Third Sunday in Easter

May 5th,  2019

Deacon Blaine Barclay


There are a couple of related themes in our readings today. From the Acts of the Apostles, the joyful boldness of the testimony and witness of the apostles in the face of opposition. From the Book of Revelation, our collective participation in a symphonic hymn of joyful praise. From the gospel of John, the gift of the resurrected Jesus in the midst of the apostolic community, and the animating joy that comes in the moment of recognition, and communion with the Risen Jesus. In short, joy, joy, joy, all pointing toward the transforming power of the Resurrection. Culminating in the invitation to love, and feed the sheep.

The Disciples have been given ‘strict orders not to preach’ in the name of Jesus, but to keep their faith under a bushel, so to speak. Yet, with self forgetful boldness they have ‘filled Jerusalem’ with their teaching, their bold proclamation that Jesus is Risen, that Jesus is the Christ. They are caught in the tension between a holy obedience to God, and  a holy disobedience to a merely human ordinance. ‘We must obey God rather than human beings’, they say. The more the power of the grave tries to hold them back, the more the power of the resurrection turns them into bold witnesses to the good news of forgiveness and repentance. We can ask ourselves. How are we told by our culture and by the people in our lives, ‘not to speak in the name of Jesus’? And what will give us this same apostolic boldness?

What is the animating principle of this boldness to speak in the name of Jesus? To the gospel of John.  First of all, we notice what slow learners the disciples were. They have encountered the Risen Lord on numerous occasions, and yet they still feel the pull of their old lives, and they still don’t recognize Jesus. ‘Let’s go fishing’, says Peter, and the rest eagerly join in. They fish all night and catch nothing. The work of evangelization is always a night filled with nothing if Jesus isn’t the one filling our nets. One author notes that, ‘never in the gospels do the disciples catch fish without Jesus’ help’. A stranger on the shore tells them to cast their nets on the right side of the boat. They still don’t recognize the Risen Lord. Not until their nets are bursting with fish do they realize the stranger is Jesus. ‘That disciple whom Jesus loved’ is the first to recognize him, for only in knowing how much we are loved will we have the eyes to see Jesus. But it is Peter who jumps in the water and swims ashore. Notice the hospitality of Jesus. Jesus feeds them and us with the bread and the fish, the Eucharistic bread of his body, and the flesh of his fish catching Word. We are called to invite others into this liturgical shore meal, where we eat from the table of his Word and his Body.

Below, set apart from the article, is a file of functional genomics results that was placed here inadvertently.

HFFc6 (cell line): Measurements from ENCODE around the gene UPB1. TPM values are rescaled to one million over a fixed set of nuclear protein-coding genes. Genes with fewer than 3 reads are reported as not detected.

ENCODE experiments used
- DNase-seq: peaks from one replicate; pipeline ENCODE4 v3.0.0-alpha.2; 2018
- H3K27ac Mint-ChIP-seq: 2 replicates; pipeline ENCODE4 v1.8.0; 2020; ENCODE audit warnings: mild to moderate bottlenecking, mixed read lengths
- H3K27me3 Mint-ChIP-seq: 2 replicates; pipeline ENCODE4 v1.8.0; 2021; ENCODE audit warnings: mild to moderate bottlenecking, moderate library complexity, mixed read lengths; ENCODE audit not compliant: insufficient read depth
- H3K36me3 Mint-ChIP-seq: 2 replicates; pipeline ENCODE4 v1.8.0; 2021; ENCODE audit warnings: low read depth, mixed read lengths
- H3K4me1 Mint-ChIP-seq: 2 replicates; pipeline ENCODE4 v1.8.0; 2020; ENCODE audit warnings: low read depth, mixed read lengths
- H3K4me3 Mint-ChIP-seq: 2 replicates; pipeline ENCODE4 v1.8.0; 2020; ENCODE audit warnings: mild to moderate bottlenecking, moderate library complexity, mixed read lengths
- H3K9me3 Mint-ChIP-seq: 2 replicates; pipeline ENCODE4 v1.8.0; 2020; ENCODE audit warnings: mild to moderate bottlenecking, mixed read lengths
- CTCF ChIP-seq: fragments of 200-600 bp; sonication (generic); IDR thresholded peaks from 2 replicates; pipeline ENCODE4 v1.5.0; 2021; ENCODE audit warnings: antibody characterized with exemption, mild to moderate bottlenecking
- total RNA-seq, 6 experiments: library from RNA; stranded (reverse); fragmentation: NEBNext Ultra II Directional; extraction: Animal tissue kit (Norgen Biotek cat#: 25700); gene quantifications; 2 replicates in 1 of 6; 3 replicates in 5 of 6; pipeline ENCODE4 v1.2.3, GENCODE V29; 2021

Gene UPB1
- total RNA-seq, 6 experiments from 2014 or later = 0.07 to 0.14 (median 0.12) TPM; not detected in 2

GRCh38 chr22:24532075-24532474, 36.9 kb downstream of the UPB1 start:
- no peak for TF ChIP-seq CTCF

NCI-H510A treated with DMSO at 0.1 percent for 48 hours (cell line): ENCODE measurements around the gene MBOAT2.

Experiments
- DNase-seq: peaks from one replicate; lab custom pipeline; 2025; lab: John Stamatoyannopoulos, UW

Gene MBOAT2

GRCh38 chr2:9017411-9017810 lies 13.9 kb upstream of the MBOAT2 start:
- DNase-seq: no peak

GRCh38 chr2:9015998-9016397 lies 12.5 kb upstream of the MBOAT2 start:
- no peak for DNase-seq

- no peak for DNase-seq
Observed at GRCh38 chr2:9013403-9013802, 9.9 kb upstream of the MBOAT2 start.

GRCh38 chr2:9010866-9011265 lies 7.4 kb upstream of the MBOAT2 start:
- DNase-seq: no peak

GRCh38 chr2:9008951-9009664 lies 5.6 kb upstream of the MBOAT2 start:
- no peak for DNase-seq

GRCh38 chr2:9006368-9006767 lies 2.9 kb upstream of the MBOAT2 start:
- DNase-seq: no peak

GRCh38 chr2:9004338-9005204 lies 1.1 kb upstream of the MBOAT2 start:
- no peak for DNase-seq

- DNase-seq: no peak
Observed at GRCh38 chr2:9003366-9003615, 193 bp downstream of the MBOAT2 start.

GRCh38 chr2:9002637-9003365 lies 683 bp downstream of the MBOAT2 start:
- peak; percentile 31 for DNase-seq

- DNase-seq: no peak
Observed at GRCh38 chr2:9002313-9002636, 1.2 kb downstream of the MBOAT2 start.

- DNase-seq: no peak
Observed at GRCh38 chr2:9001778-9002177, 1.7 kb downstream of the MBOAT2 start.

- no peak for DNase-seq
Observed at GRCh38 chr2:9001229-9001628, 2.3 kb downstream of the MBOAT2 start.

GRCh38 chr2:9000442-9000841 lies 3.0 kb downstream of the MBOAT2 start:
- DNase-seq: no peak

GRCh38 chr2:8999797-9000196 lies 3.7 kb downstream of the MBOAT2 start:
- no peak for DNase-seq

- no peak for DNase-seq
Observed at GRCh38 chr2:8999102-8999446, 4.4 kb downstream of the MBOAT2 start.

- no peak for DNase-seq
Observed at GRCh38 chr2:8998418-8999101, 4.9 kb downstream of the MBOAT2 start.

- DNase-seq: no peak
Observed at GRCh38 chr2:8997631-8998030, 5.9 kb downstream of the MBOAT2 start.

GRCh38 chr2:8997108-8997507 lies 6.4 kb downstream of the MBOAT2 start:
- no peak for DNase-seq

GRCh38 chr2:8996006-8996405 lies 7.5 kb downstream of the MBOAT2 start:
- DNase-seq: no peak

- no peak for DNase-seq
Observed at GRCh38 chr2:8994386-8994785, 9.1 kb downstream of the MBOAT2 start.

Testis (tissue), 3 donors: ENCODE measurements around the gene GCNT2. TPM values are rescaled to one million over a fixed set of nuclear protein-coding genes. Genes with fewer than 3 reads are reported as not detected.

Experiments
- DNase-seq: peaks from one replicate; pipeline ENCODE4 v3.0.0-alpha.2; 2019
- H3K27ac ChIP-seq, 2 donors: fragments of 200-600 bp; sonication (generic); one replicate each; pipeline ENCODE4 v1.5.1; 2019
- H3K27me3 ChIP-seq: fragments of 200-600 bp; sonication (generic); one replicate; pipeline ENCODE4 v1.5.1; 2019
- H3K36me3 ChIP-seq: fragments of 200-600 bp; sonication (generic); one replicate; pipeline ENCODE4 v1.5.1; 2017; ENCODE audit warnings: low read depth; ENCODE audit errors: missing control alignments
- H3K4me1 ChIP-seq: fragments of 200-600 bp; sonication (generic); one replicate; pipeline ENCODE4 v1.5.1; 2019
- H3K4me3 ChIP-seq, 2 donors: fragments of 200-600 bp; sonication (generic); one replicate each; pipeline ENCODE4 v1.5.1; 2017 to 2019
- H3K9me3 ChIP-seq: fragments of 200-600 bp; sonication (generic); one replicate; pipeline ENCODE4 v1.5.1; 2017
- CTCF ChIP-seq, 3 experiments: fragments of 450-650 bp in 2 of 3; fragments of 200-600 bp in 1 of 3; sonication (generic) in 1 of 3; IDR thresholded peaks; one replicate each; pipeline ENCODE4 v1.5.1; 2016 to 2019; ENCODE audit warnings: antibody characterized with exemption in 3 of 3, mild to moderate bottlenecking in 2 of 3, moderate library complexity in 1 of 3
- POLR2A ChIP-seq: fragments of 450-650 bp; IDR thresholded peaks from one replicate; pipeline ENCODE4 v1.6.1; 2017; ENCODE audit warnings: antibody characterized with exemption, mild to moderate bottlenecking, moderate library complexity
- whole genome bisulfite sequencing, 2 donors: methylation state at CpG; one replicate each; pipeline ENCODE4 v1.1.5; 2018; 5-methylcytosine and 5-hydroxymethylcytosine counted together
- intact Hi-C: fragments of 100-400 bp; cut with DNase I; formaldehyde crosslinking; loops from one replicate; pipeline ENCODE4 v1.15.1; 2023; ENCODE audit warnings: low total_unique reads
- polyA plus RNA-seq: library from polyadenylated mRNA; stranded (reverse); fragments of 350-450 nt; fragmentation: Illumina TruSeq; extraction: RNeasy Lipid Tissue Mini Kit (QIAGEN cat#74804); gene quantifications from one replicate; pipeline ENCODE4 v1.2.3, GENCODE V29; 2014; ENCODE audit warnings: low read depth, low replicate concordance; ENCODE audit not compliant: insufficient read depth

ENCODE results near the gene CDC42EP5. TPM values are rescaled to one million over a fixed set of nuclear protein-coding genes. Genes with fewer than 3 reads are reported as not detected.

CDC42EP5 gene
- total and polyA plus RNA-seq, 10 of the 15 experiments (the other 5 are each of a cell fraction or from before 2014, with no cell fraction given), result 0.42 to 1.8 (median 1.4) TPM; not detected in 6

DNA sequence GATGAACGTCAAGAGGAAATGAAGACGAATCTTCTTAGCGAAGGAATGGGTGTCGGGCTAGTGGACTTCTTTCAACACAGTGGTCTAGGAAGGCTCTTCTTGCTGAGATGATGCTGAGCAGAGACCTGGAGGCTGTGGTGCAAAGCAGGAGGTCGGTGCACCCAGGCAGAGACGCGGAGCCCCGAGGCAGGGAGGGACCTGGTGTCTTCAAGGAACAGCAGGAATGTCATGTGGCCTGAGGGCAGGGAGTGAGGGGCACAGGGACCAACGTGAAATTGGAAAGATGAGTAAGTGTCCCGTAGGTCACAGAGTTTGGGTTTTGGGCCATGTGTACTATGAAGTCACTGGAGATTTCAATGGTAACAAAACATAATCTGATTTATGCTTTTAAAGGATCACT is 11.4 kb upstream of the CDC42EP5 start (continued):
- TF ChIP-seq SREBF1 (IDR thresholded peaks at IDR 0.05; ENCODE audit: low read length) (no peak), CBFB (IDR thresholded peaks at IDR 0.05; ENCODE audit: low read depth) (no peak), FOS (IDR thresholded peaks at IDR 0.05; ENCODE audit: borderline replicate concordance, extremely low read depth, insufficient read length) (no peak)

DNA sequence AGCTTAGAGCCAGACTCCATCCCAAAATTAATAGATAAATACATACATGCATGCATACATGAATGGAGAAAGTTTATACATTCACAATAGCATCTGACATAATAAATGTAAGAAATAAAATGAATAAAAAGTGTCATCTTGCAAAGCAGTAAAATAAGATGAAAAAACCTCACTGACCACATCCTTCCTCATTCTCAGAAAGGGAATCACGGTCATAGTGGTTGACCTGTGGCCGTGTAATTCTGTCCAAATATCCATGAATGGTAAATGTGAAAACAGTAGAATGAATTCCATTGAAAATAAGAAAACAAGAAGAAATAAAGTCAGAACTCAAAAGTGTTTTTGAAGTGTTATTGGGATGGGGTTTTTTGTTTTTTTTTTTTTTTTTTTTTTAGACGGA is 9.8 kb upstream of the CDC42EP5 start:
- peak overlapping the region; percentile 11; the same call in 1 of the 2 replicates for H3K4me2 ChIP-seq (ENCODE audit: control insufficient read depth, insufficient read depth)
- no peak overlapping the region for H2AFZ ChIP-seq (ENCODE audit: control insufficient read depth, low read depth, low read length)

And finally, back to our second reading, we come to the cosmic vision that animates our boldness to speak. The post resurrection, great liturgy of heaven and earth. ‘Myriads of myriads (myriad = 10,000 x 10,000) and thousands of thousands’, of angels, living creatures, elders, ‘singing with full voice’. Every creature in heaven and on earth, and under the earth, and in the sea, and all that is in them singing. Praise, worship, the cosmic liturgy is symphonic. The vast chorus of living beings singing praise to the Risen Lamb upon the throne. The whole creation animated with the resurrection power that burst upon the cosmos on that first day of the new creation, the Lord’s Day, Sunday, the 8th Day. The First of Days, that dawns again this day in the fishing nets filled to bursting, in the shore breakfast with the Risen Jesus. ‘Jesus came and took the bread and gave it to them, and did the same with the fish’.

And so we come to Peter, and by extension to his successors, the Bishop of Rome. Jesus asks Peter three times, ‘do you love me’, and each time Peter answers, ‘Lord, you know that I love you’.  And so the Risen Jesus continues to feed us with the Bread of his Body, and the fish of his Word. ‘Feed my Sheep’.